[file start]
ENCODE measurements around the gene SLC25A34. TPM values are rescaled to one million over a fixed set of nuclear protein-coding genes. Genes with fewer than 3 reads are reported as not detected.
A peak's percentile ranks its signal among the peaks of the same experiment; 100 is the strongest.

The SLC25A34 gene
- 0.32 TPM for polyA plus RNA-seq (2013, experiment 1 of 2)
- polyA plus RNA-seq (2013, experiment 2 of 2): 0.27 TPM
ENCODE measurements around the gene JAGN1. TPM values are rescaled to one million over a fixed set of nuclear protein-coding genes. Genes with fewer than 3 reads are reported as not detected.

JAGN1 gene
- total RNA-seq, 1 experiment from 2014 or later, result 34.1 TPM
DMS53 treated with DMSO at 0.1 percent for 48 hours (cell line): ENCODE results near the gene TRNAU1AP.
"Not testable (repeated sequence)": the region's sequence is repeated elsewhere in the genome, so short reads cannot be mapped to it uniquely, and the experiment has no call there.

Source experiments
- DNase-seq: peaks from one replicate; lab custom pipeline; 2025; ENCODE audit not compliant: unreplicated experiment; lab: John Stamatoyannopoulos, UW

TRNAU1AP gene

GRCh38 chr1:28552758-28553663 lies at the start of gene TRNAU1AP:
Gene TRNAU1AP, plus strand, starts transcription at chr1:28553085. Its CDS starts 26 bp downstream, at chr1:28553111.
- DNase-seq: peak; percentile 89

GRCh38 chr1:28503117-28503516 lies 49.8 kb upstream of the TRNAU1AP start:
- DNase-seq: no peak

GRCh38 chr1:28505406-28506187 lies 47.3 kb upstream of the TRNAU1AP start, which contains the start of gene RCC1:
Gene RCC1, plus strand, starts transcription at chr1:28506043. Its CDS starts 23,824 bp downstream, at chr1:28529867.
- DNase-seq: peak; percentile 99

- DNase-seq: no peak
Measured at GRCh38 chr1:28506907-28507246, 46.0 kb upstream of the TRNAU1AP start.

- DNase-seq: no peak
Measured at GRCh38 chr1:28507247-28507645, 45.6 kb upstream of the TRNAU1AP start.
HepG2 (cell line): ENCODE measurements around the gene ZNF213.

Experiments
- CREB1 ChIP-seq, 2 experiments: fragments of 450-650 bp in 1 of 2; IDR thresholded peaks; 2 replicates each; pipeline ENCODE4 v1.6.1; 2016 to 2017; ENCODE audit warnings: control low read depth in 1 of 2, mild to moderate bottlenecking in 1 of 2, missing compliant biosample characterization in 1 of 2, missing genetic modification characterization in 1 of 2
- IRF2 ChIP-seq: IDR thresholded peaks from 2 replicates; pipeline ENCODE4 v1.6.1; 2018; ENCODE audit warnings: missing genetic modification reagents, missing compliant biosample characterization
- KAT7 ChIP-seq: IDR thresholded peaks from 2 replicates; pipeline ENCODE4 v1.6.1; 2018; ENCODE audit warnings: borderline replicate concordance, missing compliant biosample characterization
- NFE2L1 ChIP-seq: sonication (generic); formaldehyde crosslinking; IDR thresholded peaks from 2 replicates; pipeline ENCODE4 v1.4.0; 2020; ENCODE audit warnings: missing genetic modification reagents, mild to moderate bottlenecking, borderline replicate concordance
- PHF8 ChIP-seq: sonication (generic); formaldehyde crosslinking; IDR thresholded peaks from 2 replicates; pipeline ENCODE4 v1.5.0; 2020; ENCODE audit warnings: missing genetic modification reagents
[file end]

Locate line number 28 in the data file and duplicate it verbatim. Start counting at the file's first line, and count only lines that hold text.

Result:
- CREB1 ChIP-seq, 2 experiments: fragments of 450-650 bp in 1 of 2; IDR thresholded peaks; 2 replicates each; pipeline ENCODE4 v1.6.1; 2016 to 2017; ENCODE audit warnings: control low read depth in 1 of 2, mild to moderate bottlenecking in 1 of 2, missing compliant biosample characterization in 1 of 2, missing genetic modification characterization in 1 of 2